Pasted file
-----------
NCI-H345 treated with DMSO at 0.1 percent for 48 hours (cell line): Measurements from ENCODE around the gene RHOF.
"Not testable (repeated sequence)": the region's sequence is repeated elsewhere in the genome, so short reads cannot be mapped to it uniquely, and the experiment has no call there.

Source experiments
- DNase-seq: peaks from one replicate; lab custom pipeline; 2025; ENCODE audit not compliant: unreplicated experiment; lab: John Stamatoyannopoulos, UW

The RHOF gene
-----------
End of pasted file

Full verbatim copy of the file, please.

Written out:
NCI-H345 treated with DMSO at 0.1 percent for 48 hours (cell line): Measurements from ENCODE around the gene RHOF.
"Not testable (repeated sequence)": the region's sequence is repeated elsewhere in the genome, so short reads cannot be mapped to it uniquely, and the experiment has no call there.

Source experiments
- DNase-seq: peaks from one replicate; lab custom pipeline; 2025; ENCODE audit not compliant: unreplicated experiment; lab: John Stamatoyannopoulos, UW

The RHOF gene